As the contents of this blog attest, I have a lot of “favorite” artifacts in our collections. If you really push me to name my most favorite, however, I might have to go with the portrait of Foresta.

Foresta Vinson was born on April 11, 1830, probably in Rockville. She was the daughter of Thomas F. W. Vinson (ca. 1785-1843) and Mary “Polly” Hickman Vinson (ca. 1796-1875), third of their four children. The Vinsons were a prominent Rockville family; her father was the county Sheriff, served as a Judge of the Orphan’s Court, and owned both land and slaves. In 1853, Foresta was 23 years old and engaged to be married. Artist Thomas Cantwell Healy was commissioned to paint the young lady’s wedding portrait.

The large oil painting, in an elaborately carved and gilded frame, shows Foresta in a white dress, with a gold ring on her left ring finger and an open pocket watch in her right hand. She’s standing indoors in front of a nicely finished wall and an expensive chair, with a pastoral landscape visible outdoors behind her. The landscape-out-the-window setting was a common portraiture convention, implying the subject’s wealth and status. Foresta herself has a placid expression on her face, thanks to a faint smile and a slightly off-kilter gaze. The portrait is signed (on the wall above Foresta’s right shoulder) “T.C. Healy Rockville Md AD 1853.”

As the story goes, in December of 1853 Foresta Vinson died of typhoid either the night before, or the morning of, her wedding. The painting descended through the family of her niece, Julia Vinson Anderson, and was donated to us by Julia’s grandsons. The Andersons believed that it was finished after Foresta’s death, and the open pocket watch may have been used by the artist as a symbol of mortality; timepieces stopped at the time of death were sometimes included in postmortem portraits, though the subjects were portrayed as alive. There is also some speculation that her just-a-little-off expression – her eyes aren’t looking in the same direction, to be quite honest – was a deliberate choice made after her death. Any art historians better versed in the symbolism of 19th century portraiture want to weigh in?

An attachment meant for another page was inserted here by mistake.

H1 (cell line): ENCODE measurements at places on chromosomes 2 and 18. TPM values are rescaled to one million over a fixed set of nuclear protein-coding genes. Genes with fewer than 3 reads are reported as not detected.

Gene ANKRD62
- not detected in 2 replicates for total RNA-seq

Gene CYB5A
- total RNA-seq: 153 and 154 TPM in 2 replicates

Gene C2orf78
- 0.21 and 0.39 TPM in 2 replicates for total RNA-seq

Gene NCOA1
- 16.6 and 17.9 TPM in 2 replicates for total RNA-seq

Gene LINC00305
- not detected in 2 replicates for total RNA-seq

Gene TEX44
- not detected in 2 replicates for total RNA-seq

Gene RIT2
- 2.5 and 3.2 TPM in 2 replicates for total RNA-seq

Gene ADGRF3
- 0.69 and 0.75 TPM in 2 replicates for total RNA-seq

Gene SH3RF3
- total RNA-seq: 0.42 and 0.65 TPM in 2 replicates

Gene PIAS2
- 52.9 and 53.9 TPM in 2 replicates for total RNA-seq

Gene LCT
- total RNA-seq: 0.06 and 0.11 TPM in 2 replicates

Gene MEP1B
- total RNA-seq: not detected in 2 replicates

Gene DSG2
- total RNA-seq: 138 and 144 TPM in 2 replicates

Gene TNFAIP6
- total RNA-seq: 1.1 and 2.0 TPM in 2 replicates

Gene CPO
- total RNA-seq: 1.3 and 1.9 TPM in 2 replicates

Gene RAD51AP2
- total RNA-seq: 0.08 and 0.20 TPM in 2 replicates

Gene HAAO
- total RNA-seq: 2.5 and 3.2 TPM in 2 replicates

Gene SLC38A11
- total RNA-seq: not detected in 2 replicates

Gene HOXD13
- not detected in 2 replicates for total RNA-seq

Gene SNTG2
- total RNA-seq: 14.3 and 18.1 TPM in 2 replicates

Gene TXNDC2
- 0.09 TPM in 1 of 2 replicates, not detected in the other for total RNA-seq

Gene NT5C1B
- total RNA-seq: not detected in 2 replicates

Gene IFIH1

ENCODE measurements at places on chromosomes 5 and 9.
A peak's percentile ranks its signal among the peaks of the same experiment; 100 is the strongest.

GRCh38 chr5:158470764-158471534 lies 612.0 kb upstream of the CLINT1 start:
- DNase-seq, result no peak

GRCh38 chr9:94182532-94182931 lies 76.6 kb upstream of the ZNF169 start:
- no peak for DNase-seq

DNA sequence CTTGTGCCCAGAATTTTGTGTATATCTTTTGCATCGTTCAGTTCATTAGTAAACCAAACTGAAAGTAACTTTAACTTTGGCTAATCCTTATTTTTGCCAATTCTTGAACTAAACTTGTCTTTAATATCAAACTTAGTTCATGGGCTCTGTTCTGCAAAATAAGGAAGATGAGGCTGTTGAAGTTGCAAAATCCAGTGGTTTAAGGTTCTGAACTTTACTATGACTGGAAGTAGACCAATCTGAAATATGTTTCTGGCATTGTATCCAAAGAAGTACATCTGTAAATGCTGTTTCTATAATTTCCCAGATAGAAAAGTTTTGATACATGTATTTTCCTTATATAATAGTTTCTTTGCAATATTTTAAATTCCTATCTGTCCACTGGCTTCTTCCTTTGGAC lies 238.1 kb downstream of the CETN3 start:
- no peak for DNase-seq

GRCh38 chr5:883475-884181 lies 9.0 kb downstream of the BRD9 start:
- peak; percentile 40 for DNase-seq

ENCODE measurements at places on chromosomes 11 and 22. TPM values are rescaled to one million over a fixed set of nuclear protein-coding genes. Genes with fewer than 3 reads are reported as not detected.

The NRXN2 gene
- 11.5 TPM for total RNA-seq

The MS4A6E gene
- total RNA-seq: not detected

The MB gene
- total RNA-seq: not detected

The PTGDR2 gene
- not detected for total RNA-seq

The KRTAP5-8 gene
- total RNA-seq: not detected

Poor Foresta. Almost everything we know about the portrait, short of the artist and date, comes from Anderson family stories, and even that is sparse. Only a few references to her can be found in the family records, and she’s basically dismissed as one of TFW Vinson’s no-genealogy-to-follow children (“Foresta, died on her wedding day”) if not forgotten altogether. The only physical reminders we have – the portrait, and a pair of postmortem daguerreotypes – relate to her death. What was her life like? Unfortunately, she didn’t live in a time or place that exerted much effort recording the lives of young unmarried women; her family’s money is the main reason for the little we do have (portraits aren’t cheap). There are so many unanswered questions; I can’t even find the name of her fiancé. 

So why is she my favorite? The easy answer is that it’s a great portrait hanging just out of sight (the top of her frame is visible over the false walls in our exhibit gallery), and I feel sorry that she seldom gets out and about. But on a deeper level, something about the whole package – artifacts, sketchy records, pitiful story – speaks to me, just as certain events or individuals speak to other historians. There are Civil War buffs and Benjamin Franklin fans; call me a Human Interest Story afficionado, eager to share these stories with others like me.

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